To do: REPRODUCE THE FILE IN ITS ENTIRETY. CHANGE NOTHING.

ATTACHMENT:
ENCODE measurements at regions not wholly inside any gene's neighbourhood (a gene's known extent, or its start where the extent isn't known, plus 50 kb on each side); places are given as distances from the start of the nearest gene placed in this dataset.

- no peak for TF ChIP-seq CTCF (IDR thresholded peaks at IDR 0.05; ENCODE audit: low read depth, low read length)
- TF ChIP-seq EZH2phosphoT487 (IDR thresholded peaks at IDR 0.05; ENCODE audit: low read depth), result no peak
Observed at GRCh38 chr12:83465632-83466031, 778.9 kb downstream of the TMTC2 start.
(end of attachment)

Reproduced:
ENCODE measurements at regions not wholly inside any gene's neighbourhood (a gene's known extent, or its start where the extent isn't known, plus 50 kb on each side); places are given as distances from the start of the nearest gene placed in this dataset.

- no peak for TF ChIP-seq CTCF (IDR thresholded peaks at IDR 0.05; ENCODE audit: low read depth, low read length)
- TF ChIP-seq EZH2phosphoT487 (IDR thresholded peaks at IDR 0.05; ENCODE audit: low read depth), result no peak
Observed at GRCh38 chr12:83465632-83466031, 778.9 kb downstream of the TMTC2 start.